Blogging Their Way Out of Disadvantage: Women, Identity and Agency in the Blogosphere

Blogging Their Way Out of Disadvantage: Women, Identity and Agency in the Blogosphere

Amelia Rose Coleman (Queensland University of Technology, Australia)
DOI: 10.4018/978-1-5225-0010-0.ch005
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Abstract

The ways that blogs are used to improve the lot of the disenfranchised is an area that is increasingly gaining research traction. This chapter presents a literature review of the recent literature in to the ways that minority groups are using blogs to tell their story to a wide audience. It looks at the ways that human rights bloggers have used Web 2.0 platforms to express themselves. It then applies Foucault's (1988) work on self-expression to other groups who are also heavy users of blogs to express themselves in new ways. The chapter looks at poverty, at those who identify as LGBTIQ (lesbian, gay, bisexual, transgender, intersex and queer) and women. It suggests that there is much research that still needs to be undertaken to properly examine the role of blogs in the lives of increasing numbers of groups who are not able to express themselves in mainstream media, and to explore the ways that these blogs render mainstream media irrelevant in connected times.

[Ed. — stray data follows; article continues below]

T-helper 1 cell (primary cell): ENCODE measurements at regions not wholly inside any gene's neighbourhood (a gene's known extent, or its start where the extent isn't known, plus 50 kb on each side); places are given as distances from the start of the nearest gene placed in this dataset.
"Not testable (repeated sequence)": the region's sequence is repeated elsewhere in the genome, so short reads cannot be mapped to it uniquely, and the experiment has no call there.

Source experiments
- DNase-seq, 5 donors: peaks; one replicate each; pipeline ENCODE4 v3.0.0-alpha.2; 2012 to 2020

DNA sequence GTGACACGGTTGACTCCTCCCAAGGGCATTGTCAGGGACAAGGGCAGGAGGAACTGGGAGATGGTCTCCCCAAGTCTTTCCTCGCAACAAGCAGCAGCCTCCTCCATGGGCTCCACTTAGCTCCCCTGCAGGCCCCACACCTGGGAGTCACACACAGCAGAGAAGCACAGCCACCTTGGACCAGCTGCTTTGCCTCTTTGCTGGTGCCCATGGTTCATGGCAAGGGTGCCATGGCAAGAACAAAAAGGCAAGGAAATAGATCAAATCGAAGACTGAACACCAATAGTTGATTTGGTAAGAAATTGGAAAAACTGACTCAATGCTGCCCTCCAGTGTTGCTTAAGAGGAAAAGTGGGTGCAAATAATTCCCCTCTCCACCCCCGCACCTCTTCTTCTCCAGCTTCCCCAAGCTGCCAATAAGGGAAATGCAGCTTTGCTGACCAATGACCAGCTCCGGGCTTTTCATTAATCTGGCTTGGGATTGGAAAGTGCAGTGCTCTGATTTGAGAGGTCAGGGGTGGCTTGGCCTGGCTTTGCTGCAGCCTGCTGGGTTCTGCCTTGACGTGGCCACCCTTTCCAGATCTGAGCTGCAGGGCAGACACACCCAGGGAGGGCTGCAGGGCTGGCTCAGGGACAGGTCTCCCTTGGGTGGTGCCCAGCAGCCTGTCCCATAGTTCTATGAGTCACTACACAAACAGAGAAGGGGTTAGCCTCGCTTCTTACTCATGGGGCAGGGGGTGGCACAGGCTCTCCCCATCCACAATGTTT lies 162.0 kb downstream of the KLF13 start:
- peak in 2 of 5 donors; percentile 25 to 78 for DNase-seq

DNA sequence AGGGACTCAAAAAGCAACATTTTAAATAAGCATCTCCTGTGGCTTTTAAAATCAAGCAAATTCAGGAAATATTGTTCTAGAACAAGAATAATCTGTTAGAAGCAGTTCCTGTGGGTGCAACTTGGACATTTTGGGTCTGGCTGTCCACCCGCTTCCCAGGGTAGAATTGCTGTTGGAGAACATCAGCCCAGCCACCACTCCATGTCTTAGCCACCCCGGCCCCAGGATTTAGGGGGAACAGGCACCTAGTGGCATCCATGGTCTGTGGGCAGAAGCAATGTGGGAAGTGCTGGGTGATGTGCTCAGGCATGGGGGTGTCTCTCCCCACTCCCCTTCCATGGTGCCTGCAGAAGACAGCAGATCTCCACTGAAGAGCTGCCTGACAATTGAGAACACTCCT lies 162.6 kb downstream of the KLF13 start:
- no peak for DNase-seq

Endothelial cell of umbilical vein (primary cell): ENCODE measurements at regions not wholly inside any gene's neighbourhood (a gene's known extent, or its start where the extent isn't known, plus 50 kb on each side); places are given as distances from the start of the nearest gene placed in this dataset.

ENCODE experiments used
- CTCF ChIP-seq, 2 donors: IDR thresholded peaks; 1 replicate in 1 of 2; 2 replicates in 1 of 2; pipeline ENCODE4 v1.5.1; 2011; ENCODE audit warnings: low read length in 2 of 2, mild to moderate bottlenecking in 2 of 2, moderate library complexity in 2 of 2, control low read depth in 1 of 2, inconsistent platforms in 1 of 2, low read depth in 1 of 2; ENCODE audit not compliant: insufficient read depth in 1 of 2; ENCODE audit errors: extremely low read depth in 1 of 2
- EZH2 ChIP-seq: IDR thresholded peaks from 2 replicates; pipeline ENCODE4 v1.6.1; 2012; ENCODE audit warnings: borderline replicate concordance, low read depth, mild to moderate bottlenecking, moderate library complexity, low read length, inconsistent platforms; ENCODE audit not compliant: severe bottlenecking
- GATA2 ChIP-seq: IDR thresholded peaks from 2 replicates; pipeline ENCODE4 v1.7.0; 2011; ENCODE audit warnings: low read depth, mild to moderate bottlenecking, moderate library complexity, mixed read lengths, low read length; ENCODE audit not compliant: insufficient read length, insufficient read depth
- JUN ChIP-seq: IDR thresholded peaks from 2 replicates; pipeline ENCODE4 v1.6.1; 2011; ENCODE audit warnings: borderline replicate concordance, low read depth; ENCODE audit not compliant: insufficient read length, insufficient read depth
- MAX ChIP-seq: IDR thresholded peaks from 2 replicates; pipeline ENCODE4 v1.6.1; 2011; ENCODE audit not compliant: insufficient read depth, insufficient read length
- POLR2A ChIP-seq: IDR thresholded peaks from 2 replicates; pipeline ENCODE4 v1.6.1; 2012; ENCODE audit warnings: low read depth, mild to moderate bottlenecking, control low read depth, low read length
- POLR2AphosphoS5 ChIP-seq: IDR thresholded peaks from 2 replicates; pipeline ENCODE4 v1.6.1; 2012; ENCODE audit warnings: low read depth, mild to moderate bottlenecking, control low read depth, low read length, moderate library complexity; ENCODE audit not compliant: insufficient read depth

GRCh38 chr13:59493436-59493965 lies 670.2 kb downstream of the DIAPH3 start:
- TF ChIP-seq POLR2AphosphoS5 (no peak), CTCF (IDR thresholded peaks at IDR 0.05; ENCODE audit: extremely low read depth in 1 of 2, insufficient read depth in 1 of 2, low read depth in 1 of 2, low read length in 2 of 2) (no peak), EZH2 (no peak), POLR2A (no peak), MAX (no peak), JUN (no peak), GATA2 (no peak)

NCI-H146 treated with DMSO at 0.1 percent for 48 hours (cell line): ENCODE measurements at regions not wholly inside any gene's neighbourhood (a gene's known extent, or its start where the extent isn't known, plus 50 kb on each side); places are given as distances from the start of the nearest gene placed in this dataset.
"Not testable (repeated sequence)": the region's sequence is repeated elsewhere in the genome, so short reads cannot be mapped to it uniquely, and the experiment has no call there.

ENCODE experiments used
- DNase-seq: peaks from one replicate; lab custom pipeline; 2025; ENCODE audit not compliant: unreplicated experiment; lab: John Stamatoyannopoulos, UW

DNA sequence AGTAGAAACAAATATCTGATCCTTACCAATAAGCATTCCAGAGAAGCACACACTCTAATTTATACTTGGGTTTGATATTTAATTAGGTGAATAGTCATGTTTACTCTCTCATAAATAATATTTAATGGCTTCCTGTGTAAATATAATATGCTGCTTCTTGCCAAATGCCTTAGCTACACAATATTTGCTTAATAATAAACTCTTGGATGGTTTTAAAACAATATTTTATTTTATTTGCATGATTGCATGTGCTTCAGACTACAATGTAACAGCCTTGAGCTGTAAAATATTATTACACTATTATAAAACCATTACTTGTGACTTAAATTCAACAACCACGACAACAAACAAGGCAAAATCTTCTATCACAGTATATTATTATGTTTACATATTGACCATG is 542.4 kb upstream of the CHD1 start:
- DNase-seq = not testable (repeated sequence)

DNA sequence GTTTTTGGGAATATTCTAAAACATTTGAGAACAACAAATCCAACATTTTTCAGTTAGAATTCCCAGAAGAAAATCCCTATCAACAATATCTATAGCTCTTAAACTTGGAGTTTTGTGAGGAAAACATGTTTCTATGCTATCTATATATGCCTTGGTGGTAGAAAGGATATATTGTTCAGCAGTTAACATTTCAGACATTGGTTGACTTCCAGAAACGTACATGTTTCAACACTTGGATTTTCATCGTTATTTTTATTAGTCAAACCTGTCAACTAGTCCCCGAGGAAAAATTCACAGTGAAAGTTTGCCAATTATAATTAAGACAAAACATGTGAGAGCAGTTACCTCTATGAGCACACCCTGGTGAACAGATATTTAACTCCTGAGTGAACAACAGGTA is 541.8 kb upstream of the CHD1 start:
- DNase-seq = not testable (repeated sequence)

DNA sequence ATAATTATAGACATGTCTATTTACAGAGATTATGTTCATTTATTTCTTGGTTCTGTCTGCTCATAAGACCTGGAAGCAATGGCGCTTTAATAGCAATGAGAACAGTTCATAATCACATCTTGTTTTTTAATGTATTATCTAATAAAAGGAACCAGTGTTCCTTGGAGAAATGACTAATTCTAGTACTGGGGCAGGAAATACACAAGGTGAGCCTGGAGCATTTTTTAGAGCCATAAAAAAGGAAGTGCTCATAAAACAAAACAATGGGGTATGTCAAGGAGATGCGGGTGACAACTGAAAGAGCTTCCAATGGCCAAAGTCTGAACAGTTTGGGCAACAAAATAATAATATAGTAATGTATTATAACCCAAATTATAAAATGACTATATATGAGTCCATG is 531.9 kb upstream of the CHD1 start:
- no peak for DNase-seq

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A Tool For Self-Expression

Blogging is often described in the literature as a means of self- expression. Until a decade ago, creative expression had been mostly produced and offered for a price by “experts” and corporations with little input from the consumers of the creative products themselves (Bruns, 2006). The print and broadcast era dominating the years roughly between 1950 and 1980 saw a strict division of labour between those who distributed creative products in a top- down fashion to the masses and those who purchased these products for private consumption (Bruns, 2006). The result of this approach was that few who were marginalised had the ability to publish. As we settle well into the new media environment, the Internet now acts as an open innovation network that benefits from harnessing the creative input of the entire population, not just the opinions of a select few (Bruns, 2006; Burgess, 2007; Hartley, 2004). Unlike other avenues for creative expression, the Internet does not distinguish between literacy and publication. In the new media environment there is an almost infinite scope for DIY (do-it-yourself) and DIWO (do-it-with-others) creative content produced by and for consumers, without the need for institutional filtering or bureaucracy (Burgess, 2007). New media is fueling population-wide online literacy, through which everyone is a potential publisher. But what is it that motivates individuals to publish their creative thoughts and feelings online?

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